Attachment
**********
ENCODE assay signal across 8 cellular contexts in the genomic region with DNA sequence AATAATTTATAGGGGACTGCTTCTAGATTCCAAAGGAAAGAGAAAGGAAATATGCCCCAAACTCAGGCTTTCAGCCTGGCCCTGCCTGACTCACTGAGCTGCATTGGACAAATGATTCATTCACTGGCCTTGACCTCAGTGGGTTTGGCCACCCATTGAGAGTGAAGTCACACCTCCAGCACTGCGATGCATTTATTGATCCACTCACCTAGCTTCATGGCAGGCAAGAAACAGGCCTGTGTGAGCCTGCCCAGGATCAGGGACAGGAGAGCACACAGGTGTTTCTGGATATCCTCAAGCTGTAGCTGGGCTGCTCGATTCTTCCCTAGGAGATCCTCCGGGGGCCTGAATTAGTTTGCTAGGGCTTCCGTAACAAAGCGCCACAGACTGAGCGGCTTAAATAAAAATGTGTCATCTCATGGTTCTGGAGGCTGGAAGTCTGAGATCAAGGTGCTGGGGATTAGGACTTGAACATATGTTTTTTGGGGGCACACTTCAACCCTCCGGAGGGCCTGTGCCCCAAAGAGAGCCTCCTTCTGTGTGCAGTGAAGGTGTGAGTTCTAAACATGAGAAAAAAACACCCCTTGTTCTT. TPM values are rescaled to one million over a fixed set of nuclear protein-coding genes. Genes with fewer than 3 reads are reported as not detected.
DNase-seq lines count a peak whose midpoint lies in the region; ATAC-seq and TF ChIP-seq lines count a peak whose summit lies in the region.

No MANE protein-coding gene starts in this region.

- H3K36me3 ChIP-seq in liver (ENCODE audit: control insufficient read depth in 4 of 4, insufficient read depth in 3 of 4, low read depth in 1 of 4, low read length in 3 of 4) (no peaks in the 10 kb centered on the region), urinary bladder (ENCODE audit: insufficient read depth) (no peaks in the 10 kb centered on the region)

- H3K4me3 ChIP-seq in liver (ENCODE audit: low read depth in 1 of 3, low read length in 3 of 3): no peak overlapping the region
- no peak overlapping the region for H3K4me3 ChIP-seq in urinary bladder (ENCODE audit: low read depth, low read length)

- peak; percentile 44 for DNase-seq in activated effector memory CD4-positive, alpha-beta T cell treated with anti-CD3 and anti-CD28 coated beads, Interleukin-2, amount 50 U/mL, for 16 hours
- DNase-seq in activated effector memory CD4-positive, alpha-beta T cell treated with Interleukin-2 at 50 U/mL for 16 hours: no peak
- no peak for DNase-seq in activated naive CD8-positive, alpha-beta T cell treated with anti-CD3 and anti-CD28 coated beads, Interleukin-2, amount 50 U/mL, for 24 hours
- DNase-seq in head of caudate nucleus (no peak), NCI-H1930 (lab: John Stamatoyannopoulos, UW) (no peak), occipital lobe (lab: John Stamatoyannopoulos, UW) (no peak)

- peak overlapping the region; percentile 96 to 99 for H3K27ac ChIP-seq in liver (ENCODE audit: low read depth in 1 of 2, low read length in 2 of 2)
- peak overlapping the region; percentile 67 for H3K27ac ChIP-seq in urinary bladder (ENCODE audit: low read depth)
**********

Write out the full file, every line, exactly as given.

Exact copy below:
ENCODE assay signal across 8 cellular contexts in the genomic region with DNA sequence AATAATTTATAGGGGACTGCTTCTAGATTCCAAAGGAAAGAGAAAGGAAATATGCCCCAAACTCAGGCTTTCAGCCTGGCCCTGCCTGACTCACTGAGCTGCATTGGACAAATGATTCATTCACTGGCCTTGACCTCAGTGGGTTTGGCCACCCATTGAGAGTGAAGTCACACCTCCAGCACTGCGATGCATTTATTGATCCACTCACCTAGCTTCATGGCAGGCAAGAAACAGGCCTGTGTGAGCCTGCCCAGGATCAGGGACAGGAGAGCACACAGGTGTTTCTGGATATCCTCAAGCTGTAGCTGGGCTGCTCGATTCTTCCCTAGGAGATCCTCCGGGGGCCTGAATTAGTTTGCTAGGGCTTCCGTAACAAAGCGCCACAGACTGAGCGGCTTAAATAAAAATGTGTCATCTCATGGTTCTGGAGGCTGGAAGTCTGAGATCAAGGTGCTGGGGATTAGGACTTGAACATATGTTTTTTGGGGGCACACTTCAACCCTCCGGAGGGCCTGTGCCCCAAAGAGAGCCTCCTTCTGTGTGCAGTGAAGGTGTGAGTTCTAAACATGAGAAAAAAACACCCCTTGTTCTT. TPM values are rescaled to one million over a fixed set of nuclear protein-coding genes. Genes with fewer than 3 reads are reported as not detected.
DNase-seq lines count a peak whose midpoint lies in the region; ATAC-seq and TF ChIP-seq lines count a peak whose summit lies in the region.

No MANE protein-coding gene starts in this region.

- H3K36me3 ChIP-seq in liver (ENCODE audit: control insufficient read depth in 4 of 4, insufficient read depth in 3 of 4, low read depth in 1 of 4, low read length in 3 of 4) (no peaks in the 10 kb centered on the region), urinary bladder (ENCODE audit: insufficient read depth) (no peaks in the 10 kb centered on the region)

- H3K4me3 ChIP-seq in liver (ENCODE audit: low read depth in 1 of 3, low read length in 3 of 3): no peak overlapping the region
- no peak overlapping the region for H3K4me3 ChIP-seq in urinary bladder (ENCODE audit: low read depth, low read length)

- peak; percentile 44 for DNase-seq in activated effector memory CD4-positive, alpha-beta T cell treated with anti-CD3 and anti-CD28 coated beads, Interleukin-2, amount 50 U/mL, for 16 hours
- DNase-seq in activated effector memory CD4-positive, alpha-beta T cell treated with Interleukin-2 at 50 U/mL for 16 hours: no peak
- no peak for DNase-seq in activated naive CD8-positive, alpha-beta T cell treated with anti-CD3 and anti-CD28 coated beads, Interleukin-2, amount 50 U/mL, for 24 hours
- DNase-seq in head of caudate nucleus (no peak), NCI-H1930 (lab: John Stamatoyannopoulos, UW) (no peak), occipital lobe (lab: John Stamatoyannopoulos, UW) (no peak)

- peak overlapping the region; percentile 96 to 99 for H3K27ac ChIP-seq in liver (ENCODE audit: low read depth in 1 of 2, low read length in 2 of 2)
- peak overlapping the region; percentile 67 for H3K27ac ChIP-seq in urinary bladder (ENCODE audit: low read depth)